Jihadists born here pose new threat
Hard to detect, CSIS says
Saturday, November 19, 2005
TORONTO - Counter-terrorism investigators are finding an increasing number of "homegrown" Canadian extremists like those who bombed the London transit system in July, and some have undergone training inside Canada, a new report says.
A "secret" intelligence study obtained by the National Post says a "high percentage" of the Canadian Muslims involved in extremist activities were born in Canada, a marked shift from the past when they were mostly refugees and immigrants.
"Increasingly, we are learning of more and more extremists that are homegrown," says the Canadian Security Intelligence Service document, adding that the "Canadianness" of the new generation makes them more difficult to detect.
"These radicalized Canadians are involved in a wide range of extremist activities, including downloading and translating documents from the Internet that promote violence, networking and physically training for jihad," it says.
"Some undergo training abroad or in Canada, including commando-like paintball and extreme martial arts," says the report. "In a few cases, Canadian extremists have participated in jihad and a few have been killed in the process."
The 73-page report, "Paths to Radicalization of Home-Grown Islamic Extremists in Canada," was distributed internally after suicide bombers struck the London underground and a double-decker bus on July 7, killing more than 50.
The revelation that the bombers were British -- three were born in the U.K. and one was a Muslim convert from Jamaica -- highlighted the disturbing phenomenon of homegrown terrorists, those who were either born in the West or immigrated as children and yet are virulently anti-Western and pro-al-Qaeda.
A handful of such terrorists have already emerged from Canada. Mohammed Jabarah of St. Catharines, Ont., joined al-Qaeda and tried to blow up the American and Israeli embassies in Southeast Asia. His brother Abdul Rahman, a member of a Saudi al-Qaeda cell, was killed in 2003.
Canadian-born Momin Khawaja was arrested in Ottawa last year on charges he was part of a British bombing plot and is awaiting trial. U.S. authorities recently charged Canadian-born Omar Khadr with joining an al-Qaeda faction in Afghanistan and killing a U.S. soldier.
"A small number of Muslims in Canada have adopted the path of violence and jihad in the pursuit of political and/or religious aims," the CSIS report says. "The reasons for this are varied, and include parental influence, the efforts of charismatic spiritual leaders with extremist views and a general sense of anger at what is seen as Muslim oppression.
"There does not appear to be a single process that leads to extremism; the transformation is highly individual. Once this change has taken place, such individuals move on to a series of activities, ranging from propaganda and recruiting, to terrorist training and participation in extremist operations."
In the past, those involved in terrorist activities in Canada, such as Fateh Kamel, ringleader of the Algerian Armed Islamic Group (GIA); and the al-Qaeda-trained bomb maker Ahmed Ressam, were migrants who brought their hardline views with them from their homelands.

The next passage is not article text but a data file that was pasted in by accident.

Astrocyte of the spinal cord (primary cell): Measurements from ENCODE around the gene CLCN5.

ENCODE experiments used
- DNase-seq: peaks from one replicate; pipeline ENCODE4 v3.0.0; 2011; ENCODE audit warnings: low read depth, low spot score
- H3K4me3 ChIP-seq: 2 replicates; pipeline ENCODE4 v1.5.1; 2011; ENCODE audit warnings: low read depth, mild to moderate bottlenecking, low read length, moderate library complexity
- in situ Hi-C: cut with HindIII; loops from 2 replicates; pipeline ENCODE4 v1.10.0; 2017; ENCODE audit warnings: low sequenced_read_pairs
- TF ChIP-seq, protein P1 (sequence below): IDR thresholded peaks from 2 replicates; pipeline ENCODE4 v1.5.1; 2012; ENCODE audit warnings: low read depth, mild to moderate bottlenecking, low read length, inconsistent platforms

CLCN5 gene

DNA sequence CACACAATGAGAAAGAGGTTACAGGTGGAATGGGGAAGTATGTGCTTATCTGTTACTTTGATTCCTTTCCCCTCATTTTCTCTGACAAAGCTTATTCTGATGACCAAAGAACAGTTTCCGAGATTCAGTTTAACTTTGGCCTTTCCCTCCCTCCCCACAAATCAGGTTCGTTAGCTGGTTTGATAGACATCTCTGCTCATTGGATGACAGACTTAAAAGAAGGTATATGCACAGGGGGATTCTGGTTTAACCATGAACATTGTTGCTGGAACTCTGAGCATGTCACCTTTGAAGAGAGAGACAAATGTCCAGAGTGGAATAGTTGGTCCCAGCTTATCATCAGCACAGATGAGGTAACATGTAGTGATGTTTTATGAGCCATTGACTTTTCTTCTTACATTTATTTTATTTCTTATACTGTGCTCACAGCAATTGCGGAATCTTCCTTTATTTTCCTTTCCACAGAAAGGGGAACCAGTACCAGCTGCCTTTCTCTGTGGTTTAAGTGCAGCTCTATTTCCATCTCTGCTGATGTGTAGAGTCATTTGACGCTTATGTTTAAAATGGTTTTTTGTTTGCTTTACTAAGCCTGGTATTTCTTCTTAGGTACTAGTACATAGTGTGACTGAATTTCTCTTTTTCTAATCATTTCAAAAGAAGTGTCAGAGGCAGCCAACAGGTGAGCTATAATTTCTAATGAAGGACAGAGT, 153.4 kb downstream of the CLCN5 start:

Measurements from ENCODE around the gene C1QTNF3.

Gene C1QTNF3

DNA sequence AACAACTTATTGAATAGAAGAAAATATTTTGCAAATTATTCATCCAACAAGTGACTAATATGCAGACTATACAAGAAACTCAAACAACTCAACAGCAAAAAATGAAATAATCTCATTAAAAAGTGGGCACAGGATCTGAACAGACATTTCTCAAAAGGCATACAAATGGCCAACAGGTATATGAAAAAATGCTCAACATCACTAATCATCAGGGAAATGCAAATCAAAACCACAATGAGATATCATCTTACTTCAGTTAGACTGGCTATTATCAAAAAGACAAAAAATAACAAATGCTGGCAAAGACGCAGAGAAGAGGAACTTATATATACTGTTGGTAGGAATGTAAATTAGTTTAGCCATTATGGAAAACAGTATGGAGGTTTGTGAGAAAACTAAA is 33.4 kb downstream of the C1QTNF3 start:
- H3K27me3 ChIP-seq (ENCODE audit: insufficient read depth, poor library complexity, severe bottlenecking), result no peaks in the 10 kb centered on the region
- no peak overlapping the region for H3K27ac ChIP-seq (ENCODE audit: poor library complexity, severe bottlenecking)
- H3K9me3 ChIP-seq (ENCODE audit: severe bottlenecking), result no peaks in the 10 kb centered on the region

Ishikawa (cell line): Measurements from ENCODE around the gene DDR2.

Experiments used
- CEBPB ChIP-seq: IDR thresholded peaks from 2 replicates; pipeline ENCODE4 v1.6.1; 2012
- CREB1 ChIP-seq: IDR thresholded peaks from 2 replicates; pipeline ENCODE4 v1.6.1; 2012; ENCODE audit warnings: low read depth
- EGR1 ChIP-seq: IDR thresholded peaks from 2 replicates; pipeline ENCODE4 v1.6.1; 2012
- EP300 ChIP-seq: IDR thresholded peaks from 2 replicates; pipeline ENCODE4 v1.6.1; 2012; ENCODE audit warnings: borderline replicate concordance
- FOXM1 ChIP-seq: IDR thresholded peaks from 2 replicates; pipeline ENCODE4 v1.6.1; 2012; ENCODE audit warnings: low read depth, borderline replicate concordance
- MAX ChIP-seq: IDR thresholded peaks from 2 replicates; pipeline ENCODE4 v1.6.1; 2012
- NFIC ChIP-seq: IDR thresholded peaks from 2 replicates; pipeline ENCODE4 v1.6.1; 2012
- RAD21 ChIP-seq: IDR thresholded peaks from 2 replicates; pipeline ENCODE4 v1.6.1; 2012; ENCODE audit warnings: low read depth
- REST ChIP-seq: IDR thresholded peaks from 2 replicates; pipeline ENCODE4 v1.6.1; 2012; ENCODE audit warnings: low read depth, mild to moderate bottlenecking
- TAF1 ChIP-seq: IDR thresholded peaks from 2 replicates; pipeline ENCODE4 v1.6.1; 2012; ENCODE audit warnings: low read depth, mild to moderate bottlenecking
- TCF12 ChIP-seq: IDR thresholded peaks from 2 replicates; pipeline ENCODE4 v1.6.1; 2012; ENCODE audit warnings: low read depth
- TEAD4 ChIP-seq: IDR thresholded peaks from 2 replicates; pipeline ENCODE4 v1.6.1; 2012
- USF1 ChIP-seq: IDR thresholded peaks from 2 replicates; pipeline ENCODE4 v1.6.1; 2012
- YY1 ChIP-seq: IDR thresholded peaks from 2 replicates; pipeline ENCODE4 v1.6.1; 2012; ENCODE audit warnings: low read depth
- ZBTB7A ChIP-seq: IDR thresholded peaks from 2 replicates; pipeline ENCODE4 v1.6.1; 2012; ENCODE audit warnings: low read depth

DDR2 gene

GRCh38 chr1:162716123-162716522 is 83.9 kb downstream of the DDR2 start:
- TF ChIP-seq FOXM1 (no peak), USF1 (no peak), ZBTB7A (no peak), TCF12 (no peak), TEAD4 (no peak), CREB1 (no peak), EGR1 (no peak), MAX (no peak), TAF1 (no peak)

But the study claims that is no longer the case. Today, many of the extremists on the CSIS radar are second- and third-generation Canadians, or recent converts to Islam. "The high percentage of Canadian-born subjects illustrates the changing nature of Islamic extremism in Canada," the study says.
"The implications of this shift are important."
It means that the screening of immigrants is becoming less central to the fight against terrorism. As well as investigating newcomers, authorities must also now be on the lookout for radicals emerging from within Canada's Muslim and convert community.
Converts are fast becoming a major worry to security authorities. Officials fear an overzealous convert to Islam's radical fringe may try to prove his devotion by staging a terrorist attack in Canada.
The report calls conversion to extremist Islam "a phenomenon of increasing concern to Western governments" and notes that, "It is possible that an attack will be carried out by a radicalized individual -- possibly a convert to radical Islam -- seeking to punish Canada for its actions abroad."
The study says Canada's extremists do not come from any one level of society, but it lists several factors that it says are driving Canadian Muslims to adopt extremist views.
Fathers who have embraced extremist Islam have "passed their fervour to their children," it says. But some Muslims disagree with that conclusion, noting that extremist youth have also come from moderate pro-Western families.
The report says extremist rhetoric espoused by Islamic leaders is also a powerful factor in radicalization. "Several Canadian Muslims adopted an extremist interpretation of Islam through the advice and influence of such spiritual leaders."
Sympathy for the global Muslim community, which is perceived as suffering at the hands of the West, Russia and Israel, is another factor, CSIS writes. Extremists believe they must take action to help their "spiritual brethren."
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